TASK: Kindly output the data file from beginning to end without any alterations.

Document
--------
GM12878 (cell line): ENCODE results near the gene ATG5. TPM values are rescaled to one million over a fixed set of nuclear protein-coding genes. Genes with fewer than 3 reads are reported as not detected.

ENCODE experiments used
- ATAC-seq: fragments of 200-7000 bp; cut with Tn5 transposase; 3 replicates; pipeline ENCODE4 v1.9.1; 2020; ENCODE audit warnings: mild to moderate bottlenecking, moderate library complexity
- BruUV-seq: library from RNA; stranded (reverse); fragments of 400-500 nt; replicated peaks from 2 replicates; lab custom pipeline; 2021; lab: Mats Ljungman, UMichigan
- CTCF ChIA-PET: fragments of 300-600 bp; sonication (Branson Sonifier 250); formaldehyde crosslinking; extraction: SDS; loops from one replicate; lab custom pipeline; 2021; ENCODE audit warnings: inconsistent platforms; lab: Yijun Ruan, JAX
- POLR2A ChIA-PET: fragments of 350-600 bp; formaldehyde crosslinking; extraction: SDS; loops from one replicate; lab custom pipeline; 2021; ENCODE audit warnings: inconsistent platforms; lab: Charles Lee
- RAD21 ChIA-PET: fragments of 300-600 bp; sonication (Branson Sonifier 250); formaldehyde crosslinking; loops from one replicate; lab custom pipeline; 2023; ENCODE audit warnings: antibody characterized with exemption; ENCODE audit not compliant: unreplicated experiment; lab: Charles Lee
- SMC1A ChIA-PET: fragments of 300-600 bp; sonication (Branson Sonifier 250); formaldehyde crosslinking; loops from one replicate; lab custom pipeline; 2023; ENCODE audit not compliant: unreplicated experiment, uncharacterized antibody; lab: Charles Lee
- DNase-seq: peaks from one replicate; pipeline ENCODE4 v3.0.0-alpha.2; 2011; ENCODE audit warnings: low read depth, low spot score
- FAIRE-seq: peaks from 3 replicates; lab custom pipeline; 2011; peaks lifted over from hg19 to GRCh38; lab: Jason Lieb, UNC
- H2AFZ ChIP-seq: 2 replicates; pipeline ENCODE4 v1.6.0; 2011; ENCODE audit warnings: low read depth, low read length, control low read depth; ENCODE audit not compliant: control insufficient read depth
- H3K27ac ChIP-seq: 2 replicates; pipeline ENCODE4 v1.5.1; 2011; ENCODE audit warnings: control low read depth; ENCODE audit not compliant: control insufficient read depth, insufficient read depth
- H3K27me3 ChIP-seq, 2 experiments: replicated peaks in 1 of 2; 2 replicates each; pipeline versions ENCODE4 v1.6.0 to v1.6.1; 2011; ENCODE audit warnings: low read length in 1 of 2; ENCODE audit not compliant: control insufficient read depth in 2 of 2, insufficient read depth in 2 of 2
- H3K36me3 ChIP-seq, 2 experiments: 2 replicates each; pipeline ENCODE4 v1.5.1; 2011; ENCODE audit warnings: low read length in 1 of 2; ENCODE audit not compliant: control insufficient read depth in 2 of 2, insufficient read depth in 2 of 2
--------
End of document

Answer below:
GM12878 (cell line): ENCODE results near the gene ATG5. TPM values are rescaled to one million over a fixed set of nuclear protein-coding genes. Genes with fewer than 3 reads are reported as not detected.

ENCODE experiments used
- ATAC-seq: fragments of 200-7000 bp; cut with Tn5 transposase; 3 replicates; pipeline ENCODE4 v1.9.1; 2020; ENCODE audit warnings: mild to moderate bottlenecking, moderate library complexity
- BruUV-seq: library from RNA; stranded (reverse); fragments of 400-500 nt; replicated peaks from 2 replicates; lab custom pipeline; 2021; lab: Mats Ljungman, UMichigan
- CTCF ChIA-PET: fragments of 300-600 bp; sonication (Branson Sonifier 250); formaldehyde crosslinking; extraction: SDS; loops from one replicate; lab custom pipeline; 2021; ENCODE audit warnings: inconsistent platforms; lab: Yijun Ruan, JAX
- POLR2A ChIA-PET: fragments of 350-600 bp; formaldehyde crosslinking; extraction: SDS; loops from one replicate; lab custom pipeline; 2021; ENCODE audit warnings: inconsistent platforms; lab: Charles Lee
- RAD21 ChIA-PET: fragments of 300-600 bp; sonication (Branson Sonifier 250); formaldehyde crosslinking; loops from one replicate; lab custom pipeline; 2023; ENCODE audit warnings: antibody characterized with exemption; ENCODE audit not compliant: unreplicated experiment; lab: Charles Lee
- SMC1A ChIA-PET: fragments of 300-600 bp; sonication (Branson Sonifier 250); formaldehyde crosslinking; loops from one replicate; lab custom pipeline; 2023; ENCODE audit not compliant: unreplicated experiment, uncharacterized antibody; lab: Charles Lee
- DNase-seq: peaks from one replicate; pipeline ENCODE4 v3.0.0-alpha.2; 2011; ENCODE audit warnings: low read depth, low spot score
- FAIRE-seq: peaks from 3 replicates; lab custom pipeline; 2011; peaks lifted over from hg19 to GRCh38; lab: Jason Lieb, UNC
- H2AFZ ChIP-seq: 2 replicates; pipeline ENCODE4 v1.6.0; 2011; ENCODE audit warnings: low read depth, low read length, control low read depth; ENCODE audit not compliant: control insufficient read depth
- H3K27ac ChIP-seq: 2 replicates; pipeline ENCODE4 v1.5.1; 2011; ENCODE audit warnings: control low read depth; ENCODE audit not compliant: control insufficient read depth, insufficient read depth
- H3K27me3 ChIP-seq, 2 experiments: replicated peaks in 1 of 2; 2 replicates each; pipeline versions ENCODE4 v1.6.0 to v1.6.1; 2011; ENCODE audit warnings: low read length in 1 of 2; ENCODE audit not compliant: control insufficient read depth in 2 of 2, insufficient read depth in 2 of 2
- H3K36me3 ChIP-seq, 2 experiments: 2 replicates each; pipeline ENCODE4 v1.5.1; 2011; ENCODE audit warnings: low read length in 1 of 2; ENCODE audit not compliant: control insufficient read depth in 2 of 2, insufficient read depth in 2 of 2